Ms. McGeary asked a number of questions:
Who decides whether consumers should take the risks involved in food production? Consumers, regulators, judges, farmers?
What's the role of victims? Is it fair to let decisions be driven by victims' groups?
Is food a business like any other? Does the market system work well with food? Is food production unique in its dependence on "good" or "bad" weather? Does the market system properly account for positive "externalities" (such as less reliance on foreign oil or superior soil development)? Does the market system work if consumers don't understand the risks involved in use of a product (such as GMO -- genetically modified -- foods)?
Is an undefined label such as "natural" useful?
The other speaker was Joel Salatin, the internationally renown "beyond organic" farmer. For a good read, try his book "The Sheer Ecstacy of Being a a Lunatic Farmer." He said Ms. McGeary hit the nail on the head when she identified the primary issue as one of scaleability, and launched into a series of colorful examples from his life as a farmer near Staunton, Virginia. You can read about these in his books. Don't miss this fabulous speaker when he visits your area. You may not agree with his libertarian politics, but this entertainer speaks with authority, humor, and flash.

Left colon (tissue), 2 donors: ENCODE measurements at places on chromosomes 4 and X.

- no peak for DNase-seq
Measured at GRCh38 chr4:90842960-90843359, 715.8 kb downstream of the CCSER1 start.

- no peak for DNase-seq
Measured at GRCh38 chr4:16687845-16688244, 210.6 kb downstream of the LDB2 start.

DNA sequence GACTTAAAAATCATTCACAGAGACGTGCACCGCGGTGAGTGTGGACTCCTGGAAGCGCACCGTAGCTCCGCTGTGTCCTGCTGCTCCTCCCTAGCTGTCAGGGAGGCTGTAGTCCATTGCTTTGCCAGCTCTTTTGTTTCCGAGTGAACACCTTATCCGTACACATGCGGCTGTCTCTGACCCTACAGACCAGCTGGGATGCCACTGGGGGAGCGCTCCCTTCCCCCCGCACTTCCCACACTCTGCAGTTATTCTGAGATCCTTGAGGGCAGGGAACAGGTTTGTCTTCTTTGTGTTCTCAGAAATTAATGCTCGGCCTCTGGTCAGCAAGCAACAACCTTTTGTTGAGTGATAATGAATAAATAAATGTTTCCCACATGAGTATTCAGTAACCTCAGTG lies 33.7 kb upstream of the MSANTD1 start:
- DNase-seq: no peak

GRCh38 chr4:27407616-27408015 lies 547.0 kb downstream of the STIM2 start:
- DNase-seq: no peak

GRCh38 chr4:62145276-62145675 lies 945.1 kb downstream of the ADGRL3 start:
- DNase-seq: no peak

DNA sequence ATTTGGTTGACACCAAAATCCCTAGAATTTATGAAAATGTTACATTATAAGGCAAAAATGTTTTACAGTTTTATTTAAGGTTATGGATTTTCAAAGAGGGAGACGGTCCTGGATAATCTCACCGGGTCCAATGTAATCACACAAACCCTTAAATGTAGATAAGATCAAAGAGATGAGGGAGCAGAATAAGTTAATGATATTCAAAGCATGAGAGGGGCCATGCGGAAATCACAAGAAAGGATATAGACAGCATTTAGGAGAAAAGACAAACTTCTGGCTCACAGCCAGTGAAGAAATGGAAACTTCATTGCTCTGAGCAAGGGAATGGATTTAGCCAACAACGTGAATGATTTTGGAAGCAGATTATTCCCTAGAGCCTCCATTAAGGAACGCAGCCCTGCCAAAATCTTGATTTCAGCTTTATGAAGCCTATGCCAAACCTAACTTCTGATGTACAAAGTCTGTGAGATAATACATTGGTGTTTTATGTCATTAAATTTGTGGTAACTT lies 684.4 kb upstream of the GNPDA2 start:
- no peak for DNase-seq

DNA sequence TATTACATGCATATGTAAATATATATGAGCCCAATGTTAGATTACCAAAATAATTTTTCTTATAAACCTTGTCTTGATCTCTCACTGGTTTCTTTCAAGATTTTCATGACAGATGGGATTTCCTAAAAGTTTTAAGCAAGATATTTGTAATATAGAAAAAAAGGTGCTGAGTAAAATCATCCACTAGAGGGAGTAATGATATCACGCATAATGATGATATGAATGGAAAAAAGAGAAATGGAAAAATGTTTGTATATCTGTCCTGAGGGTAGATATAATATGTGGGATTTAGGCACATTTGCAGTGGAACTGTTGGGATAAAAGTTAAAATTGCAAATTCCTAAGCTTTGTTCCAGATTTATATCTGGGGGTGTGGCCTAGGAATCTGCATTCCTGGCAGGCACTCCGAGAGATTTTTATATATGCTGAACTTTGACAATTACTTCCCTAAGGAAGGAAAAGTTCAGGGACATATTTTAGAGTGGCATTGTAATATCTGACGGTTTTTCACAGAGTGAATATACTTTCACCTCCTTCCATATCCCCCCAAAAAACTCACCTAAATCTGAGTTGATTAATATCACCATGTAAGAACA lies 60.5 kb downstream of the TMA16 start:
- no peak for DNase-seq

He mentioned the Capitol Hill testimony of a senior USDA ("US-duh" in Mr. Salatin's vocabulary) manager (maybe an assistant secretary), who bragged about how the elimination of a multitude of small local food processors (abattoirs) enabled US-duh inspectors to markedly increase the number of products they could inspect in one day. This was an AHA-moment for Mr. Salatin: in a country that worships efficiency, why not expect its government to worship efficiency too?
He pointed out that our culture has not had a good record when it comes to dealing with the lunatic fringe.
Mr. Salatin turned to four remedies that may be available to deal with the regulatory inflexibility and unscaleability:
By "commerce." Designing food production so it is not involved in "commerce." Here he threw in his famous observation that you can give food away and be admired as a philanthropist, but charge a dollar and you might as well be selling cocaine.